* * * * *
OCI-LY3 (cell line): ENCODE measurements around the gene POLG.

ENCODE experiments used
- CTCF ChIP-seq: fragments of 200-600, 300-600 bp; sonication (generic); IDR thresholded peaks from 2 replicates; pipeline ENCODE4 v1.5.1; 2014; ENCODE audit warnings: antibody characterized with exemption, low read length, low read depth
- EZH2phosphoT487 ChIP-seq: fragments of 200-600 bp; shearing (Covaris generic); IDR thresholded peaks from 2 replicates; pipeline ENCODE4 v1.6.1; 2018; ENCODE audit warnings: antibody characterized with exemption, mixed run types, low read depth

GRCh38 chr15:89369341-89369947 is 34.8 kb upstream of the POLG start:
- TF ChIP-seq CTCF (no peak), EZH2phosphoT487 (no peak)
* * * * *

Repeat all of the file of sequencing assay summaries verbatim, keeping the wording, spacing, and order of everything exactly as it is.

OCI-LY3 (cell line): ENCODE measurements around the gene POLG.

ENCODE experiments used
- CTCF ChIP-seq: fragments of 200-600, 300-600 bp; sonication (generic); IDR thresholded peaks from 2 replicates; pipeline ENCODE4 v1.5.1; 2014; ENCODE audit warnings: antibody characterized with exemption, low read length, low read depth
- EZH2phosphoT487 ChIP-seq: fragments of 200-600 bp; shearing (Covaris generic); IDR thresholded peaks from 2 replicates; pipeline ENCODE4 v1.6.1; 2018; ENCODE audit warnings: antibody characterized with exemption, mixed run types, low read depth

GRCh38 chr15:89369341-89369947 is 34.8 kb upstream of the POLG start:
- TF ChIP-seq CTCF (no peak), EZH2phosphoT487 (no peak)